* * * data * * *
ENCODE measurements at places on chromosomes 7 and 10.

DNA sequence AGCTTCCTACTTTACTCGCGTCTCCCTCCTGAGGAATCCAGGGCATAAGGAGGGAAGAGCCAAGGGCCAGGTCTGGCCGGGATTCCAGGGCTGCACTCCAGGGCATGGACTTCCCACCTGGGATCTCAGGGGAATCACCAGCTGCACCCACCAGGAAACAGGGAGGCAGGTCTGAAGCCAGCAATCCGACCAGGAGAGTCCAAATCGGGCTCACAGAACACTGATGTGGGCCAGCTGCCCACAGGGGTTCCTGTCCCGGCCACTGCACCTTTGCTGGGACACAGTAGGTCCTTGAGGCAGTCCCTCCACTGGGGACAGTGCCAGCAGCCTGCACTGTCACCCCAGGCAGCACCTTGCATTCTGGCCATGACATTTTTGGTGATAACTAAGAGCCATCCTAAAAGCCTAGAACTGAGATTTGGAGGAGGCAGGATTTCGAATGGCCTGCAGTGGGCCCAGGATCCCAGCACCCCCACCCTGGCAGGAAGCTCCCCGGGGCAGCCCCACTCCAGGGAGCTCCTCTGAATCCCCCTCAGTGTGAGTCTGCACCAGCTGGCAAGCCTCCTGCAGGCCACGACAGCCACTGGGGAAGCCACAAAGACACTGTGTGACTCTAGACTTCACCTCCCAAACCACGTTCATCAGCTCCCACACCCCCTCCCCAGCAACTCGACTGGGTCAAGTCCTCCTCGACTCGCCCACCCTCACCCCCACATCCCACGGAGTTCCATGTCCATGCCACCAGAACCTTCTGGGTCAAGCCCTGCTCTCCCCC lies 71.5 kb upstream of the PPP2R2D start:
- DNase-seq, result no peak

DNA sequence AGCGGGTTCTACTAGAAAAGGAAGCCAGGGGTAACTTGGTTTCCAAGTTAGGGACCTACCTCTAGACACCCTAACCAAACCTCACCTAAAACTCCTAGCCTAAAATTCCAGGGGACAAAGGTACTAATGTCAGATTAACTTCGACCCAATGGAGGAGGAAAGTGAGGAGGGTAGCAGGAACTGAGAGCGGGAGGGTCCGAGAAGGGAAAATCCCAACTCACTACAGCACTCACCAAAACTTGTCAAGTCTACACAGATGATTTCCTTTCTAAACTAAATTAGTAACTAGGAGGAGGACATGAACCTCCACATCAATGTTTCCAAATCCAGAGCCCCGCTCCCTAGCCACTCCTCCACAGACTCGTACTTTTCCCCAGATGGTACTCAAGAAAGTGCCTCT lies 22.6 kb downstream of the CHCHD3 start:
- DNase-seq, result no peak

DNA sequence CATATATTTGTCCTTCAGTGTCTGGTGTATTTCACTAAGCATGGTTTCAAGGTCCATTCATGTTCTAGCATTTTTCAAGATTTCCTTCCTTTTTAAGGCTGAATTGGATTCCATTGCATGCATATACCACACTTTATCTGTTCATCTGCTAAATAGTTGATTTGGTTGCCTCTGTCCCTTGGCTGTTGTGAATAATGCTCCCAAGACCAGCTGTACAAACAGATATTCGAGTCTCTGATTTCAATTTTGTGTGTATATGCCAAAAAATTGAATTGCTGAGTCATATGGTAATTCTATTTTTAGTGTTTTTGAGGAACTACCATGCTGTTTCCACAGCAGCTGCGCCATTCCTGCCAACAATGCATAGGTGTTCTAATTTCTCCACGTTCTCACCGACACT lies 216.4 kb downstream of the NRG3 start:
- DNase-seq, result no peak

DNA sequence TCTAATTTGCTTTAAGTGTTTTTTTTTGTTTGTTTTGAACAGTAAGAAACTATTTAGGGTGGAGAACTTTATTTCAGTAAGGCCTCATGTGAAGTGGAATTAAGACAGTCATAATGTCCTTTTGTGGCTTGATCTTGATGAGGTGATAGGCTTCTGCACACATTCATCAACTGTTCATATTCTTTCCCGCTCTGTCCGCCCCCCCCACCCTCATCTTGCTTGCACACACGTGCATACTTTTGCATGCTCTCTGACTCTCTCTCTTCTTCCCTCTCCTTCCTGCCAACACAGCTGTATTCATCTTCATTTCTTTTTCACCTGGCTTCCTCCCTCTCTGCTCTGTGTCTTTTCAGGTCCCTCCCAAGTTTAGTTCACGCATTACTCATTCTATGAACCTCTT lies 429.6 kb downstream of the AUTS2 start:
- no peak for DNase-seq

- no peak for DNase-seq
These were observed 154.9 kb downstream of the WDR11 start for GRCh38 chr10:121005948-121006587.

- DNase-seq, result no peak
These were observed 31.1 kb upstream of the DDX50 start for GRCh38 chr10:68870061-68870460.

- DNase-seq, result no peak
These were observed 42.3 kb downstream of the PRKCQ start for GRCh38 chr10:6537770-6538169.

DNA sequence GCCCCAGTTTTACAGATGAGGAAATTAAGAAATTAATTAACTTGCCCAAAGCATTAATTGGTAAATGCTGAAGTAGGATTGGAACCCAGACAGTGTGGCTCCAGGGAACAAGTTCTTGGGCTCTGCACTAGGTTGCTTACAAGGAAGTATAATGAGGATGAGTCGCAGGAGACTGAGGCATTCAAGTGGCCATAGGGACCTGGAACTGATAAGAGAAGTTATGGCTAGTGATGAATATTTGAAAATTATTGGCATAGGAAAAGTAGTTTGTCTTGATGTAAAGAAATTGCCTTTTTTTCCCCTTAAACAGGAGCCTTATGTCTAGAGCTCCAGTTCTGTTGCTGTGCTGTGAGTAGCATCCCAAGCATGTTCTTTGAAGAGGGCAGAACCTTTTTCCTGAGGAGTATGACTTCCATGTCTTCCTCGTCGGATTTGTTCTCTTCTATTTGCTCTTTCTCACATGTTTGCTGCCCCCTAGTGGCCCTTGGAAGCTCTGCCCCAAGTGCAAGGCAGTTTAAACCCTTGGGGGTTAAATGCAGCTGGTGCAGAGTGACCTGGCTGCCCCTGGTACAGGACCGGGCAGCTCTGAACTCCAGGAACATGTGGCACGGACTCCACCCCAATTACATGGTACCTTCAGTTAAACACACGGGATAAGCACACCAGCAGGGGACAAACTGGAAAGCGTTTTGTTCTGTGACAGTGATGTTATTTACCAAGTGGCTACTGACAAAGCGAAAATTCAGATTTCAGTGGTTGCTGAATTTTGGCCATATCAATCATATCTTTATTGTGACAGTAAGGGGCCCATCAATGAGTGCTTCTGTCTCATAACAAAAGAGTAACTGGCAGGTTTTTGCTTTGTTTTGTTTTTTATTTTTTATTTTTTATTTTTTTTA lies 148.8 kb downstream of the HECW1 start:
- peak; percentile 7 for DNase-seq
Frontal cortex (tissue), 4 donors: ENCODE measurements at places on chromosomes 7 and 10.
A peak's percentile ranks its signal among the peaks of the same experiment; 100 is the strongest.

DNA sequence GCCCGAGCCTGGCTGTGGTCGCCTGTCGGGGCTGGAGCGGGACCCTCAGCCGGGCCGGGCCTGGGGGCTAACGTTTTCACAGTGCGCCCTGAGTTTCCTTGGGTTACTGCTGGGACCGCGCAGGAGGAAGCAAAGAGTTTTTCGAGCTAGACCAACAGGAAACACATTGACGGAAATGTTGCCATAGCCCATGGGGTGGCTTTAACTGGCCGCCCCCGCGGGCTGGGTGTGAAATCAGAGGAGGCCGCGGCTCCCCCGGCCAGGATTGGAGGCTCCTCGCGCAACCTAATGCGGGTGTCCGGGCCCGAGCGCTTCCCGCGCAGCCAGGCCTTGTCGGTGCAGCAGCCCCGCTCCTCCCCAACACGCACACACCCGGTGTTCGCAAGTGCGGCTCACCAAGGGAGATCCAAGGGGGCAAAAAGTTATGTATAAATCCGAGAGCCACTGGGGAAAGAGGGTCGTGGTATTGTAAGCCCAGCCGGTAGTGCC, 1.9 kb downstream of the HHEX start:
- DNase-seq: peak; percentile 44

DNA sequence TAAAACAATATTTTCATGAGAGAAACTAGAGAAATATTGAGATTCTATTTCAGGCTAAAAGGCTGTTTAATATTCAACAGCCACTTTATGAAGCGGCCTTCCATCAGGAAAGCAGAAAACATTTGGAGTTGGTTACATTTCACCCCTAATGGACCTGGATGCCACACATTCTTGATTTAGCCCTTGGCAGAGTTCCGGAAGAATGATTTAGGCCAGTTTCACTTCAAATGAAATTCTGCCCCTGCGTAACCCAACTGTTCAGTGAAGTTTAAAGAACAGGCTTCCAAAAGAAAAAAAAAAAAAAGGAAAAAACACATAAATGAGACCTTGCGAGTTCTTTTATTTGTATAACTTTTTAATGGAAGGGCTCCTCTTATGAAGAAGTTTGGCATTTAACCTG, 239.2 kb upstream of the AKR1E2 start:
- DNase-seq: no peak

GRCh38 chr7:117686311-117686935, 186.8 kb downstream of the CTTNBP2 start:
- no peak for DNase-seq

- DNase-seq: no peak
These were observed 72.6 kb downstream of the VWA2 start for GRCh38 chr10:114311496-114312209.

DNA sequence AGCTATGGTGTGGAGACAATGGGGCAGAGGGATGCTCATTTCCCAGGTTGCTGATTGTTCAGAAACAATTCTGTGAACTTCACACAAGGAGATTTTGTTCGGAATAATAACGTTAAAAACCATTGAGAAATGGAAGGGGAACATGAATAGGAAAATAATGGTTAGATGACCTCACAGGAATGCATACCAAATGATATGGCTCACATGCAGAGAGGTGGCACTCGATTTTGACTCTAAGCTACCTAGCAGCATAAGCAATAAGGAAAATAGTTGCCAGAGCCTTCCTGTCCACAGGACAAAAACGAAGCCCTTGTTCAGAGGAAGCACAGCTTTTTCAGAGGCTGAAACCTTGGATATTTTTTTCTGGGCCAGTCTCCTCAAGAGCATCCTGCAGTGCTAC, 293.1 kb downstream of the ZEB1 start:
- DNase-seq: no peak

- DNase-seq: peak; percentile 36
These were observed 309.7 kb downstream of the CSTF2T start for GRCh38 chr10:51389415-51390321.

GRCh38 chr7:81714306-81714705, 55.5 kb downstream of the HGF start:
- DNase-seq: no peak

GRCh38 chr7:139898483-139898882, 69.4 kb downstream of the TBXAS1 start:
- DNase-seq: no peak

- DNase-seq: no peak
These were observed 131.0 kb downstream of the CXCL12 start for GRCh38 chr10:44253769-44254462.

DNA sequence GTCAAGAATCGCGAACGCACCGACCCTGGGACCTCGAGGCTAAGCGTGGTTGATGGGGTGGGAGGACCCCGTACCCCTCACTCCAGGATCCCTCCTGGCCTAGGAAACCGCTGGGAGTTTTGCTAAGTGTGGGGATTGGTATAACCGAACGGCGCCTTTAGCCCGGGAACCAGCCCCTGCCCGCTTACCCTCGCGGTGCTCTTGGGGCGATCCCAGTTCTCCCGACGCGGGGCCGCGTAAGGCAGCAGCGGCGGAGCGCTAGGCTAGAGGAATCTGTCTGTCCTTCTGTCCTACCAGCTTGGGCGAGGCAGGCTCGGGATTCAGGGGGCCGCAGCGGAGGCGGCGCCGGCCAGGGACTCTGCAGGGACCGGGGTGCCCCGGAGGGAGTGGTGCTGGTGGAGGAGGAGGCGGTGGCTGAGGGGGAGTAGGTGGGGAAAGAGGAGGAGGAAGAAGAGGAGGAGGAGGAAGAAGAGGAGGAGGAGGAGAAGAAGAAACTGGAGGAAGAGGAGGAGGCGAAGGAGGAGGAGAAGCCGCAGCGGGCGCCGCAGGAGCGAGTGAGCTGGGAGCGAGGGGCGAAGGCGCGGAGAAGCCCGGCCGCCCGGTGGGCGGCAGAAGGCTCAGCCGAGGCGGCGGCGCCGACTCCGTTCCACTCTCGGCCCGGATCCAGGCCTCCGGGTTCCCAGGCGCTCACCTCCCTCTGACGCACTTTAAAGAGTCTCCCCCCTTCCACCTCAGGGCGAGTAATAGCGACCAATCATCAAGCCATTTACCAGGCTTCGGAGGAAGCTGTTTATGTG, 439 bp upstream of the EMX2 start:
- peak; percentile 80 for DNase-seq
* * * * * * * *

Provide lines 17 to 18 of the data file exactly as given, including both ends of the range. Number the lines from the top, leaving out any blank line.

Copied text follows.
- peak; percentile 7 for DNase-seq
Frontal cortex (tissue), 4 donors: ENCODE measurements at places on chromosomes 7 and 10.